Offers a broad and unique look at Ancient Egypt during its long age of imperialism
Written for enthusiasts and scholars of pharaonic Egypt, as well as for those interested in comparative imperialism, this book provides a look at some of the most intriguing evidence for grand strategy, low-level insurgencies, back-room deals, and complex colonial dynamics that exists for the Bronze Age world. It explores the actions of a variety of Egypt's imperial governments from the dawn of the state until 1069 BCE as they endeavored to control fiercely independent mountain dwellers in Lebanon, urban populations in Canaan and Nubia, highly mobile Nilotic pastoralists, and predatory desert raiders. The book is especially valuable as it foregrounds the reactions of local populations and their active roles in shaping the trajectory of empire. With its emphasis on the experimental nature of imperialism and its attention to cross-cultural comparison and social history, this book offers a fresh perspective on a fascinating subject.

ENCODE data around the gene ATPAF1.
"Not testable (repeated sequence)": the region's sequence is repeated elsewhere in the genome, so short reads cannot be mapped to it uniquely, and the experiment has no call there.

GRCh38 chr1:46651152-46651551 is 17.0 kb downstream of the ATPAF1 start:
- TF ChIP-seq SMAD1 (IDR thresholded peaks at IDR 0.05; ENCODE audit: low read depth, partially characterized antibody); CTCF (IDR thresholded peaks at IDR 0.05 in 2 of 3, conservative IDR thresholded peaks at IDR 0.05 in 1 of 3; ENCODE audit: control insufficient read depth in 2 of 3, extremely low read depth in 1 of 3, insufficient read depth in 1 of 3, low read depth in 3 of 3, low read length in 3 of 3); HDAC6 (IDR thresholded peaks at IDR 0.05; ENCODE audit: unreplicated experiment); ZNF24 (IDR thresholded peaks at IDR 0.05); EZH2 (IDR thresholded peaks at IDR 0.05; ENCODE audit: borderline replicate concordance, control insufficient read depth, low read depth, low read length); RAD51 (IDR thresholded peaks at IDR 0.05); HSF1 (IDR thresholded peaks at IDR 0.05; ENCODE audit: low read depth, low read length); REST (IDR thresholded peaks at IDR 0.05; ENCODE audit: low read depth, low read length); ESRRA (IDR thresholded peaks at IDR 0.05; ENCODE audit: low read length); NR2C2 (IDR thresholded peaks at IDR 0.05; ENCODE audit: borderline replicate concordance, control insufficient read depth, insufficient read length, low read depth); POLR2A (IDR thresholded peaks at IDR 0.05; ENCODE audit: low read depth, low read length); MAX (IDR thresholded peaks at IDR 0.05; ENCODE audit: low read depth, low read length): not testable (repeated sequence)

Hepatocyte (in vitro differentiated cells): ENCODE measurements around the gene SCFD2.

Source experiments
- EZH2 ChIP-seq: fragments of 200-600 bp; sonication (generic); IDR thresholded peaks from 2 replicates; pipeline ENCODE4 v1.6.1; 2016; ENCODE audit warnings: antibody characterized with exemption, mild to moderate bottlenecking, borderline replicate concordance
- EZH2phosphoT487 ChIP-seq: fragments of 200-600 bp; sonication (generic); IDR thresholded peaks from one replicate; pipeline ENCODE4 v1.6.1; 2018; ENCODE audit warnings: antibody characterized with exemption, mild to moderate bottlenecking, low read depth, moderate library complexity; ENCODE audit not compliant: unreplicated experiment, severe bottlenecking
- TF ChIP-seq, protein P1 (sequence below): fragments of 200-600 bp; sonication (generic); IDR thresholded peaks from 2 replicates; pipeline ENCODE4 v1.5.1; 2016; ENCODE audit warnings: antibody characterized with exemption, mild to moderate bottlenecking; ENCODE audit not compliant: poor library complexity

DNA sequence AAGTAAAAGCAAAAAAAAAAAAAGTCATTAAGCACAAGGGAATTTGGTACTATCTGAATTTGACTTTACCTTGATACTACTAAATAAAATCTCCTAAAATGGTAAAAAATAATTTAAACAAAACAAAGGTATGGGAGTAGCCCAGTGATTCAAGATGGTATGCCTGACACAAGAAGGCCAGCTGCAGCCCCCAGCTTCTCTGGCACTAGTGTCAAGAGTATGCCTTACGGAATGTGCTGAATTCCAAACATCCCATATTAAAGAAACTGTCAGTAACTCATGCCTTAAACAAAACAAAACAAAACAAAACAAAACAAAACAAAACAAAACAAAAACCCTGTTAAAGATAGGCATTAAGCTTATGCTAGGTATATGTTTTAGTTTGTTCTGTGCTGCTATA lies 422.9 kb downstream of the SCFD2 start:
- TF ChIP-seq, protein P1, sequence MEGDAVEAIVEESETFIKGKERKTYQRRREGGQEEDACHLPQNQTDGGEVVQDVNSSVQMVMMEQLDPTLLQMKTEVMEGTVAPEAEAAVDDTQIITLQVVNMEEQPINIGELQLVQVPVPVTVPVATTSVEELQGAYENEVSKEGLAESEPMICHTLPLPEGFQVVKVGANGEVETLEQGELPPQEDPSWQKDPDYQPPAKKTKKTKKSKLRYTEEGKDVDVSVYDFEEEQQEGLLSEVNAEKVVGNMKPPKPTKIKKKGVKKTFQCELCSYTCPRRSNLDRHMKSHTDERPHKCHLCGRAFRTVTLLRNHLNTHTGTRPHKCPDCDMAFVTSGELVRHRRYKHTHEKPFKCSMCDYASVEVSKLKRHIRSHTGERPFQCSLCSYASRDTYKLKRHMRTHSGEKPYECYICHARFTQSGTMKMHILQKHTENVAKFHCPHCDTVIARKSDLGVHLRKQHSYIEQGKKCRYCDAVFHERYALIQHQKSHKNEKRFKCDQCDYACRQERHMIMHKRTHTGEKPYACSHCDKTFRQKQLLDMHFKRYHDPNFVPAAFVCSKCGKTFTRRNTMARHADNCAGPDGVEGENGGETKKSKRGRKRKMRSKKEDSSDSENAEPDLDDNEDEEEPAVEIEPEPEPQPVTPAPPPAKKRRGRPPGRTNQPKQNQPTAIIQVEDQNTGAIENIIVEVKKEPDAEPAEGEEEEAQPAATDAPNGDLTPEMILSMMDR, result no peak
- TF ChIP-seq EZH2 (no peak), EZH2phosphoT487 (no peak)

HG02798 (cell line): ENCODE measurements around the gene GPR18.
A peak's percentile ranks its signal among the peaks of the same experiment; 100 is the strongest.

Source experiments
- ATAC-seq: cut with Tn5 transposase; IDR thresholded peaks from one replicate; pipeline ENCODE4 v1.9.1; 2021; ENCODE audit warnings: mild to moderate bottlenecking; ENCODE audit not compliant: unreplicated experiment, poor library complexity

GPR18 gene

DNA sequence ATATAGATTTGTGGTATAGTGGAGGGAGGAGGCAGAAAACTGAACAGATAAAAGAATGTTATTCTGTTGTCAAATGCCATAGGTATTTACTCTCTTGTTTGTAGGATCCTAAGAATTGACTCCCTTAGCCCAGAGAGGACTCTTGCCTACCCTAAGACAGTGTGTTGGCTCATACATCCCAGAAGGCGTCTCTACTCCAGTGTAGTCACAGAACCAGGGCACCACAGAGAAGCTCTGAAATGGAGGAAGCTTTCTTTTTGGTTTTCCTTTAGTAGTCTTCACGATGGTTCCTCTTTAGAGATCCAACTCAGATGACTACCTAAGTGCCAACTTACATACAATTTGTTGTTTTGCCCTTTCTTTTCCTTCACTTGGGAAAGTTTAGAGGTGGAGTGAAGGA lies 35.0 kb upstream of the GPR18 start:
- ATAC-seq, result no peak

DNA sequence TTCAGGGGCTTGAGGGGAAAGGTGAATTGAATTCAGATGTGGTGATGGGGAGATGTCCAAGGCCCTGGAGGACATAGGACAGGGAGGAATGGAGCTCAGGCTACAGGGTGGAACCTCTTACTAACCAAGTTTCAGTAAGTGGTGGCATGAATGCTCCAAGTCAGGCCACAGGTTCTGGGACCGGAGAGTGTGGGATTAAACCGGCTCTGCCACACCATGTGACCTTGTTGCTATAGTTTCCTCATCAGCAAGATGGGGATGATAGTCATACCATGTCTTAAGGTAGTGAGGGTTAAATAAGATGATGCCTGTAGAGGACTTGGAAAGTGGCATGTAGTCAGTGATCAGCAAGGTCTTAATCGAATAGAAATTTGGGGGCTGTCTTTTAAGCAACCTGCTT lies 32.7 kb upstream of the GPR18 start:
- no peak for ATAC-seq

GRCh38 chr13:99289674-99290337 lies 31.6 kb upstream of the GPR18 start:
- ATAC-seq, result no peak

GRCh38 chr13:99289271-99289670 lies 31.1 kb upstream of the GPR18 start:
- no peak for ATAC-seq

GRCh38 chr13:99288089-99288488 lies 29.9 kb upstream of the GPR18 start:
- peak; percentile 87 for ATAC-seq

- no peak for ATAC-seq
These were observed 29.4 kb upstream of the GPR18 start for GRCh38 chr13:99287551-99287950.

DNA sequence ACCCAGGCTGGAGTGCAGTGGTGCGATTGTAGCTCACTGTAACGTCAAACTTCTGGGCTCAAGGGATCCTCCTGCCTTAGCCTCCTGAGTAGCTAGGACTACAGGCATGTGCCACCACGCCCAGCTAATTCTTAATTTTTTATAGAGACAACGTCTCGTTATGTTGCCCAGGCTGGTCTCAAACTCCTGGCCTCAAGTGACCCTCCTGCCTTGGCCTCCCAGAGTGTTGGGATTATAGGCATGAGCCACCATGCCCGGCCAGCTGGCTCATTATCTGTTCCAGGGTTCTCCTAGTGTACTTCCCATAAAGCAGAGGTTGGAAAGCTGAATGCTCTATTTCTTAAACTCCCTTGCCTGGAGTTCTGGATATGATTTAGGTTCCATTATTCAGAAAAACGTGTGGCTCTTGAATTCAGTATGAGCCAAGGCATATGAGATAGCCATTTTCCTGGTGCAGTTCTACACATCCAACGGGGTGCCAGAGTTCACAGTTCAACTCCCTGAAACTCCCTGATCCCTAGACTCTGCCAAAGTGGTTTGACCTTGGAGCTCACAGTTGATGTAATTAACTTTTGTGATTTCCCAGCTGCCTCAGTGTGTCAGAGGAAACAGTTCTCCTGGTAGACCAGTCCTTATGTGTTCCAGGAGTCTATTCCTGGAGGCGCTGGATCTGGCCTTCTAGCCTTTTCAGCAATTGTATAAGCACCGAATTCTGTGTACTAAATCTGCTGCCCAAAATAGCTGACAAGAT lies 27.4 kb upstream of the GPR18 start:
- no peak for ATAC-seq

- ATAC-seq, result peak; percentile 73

Organized around central imperial themes—which are explored in depth at particular places and times in Egypt's history—Ancient Egyptian Imperialism covers: Trade Before Empire—Empire Before the State (c. 3500-2686); Settler Colonialism (c. 2400-2160); Military Occupation (c. 2055-1775); Creolization, Collaboration, Colonization (c. 1775-1295); Motivation, Intimidation, Enticement (c. 1550-1295); Organization and Infrastructure (c. 1458-1295); Outwitting the State (c. 1362-1332); Conversions and Contractions in Egypt's Northern Empire (c. 1295-1136); and Conversions and Contractions in Egypt's Southern Empire (c. 1550-1069).
-Offers a wider focus of Egypt's experimentation with empire than is covered by general Egyptologists
-Draws analogies to tactics employed by imperial governments and by dominated peoples in a variety of historically documented empires, both old world and new
-Answers questions such as "how often and to what degree did imperial blueprints undergo revisions?"
Ancient Egyptian Imperialism is an excellent text for students and scholars of history, comparative history, and ancient history, as well for those interested in political science, anthropology, and the Biblical World.
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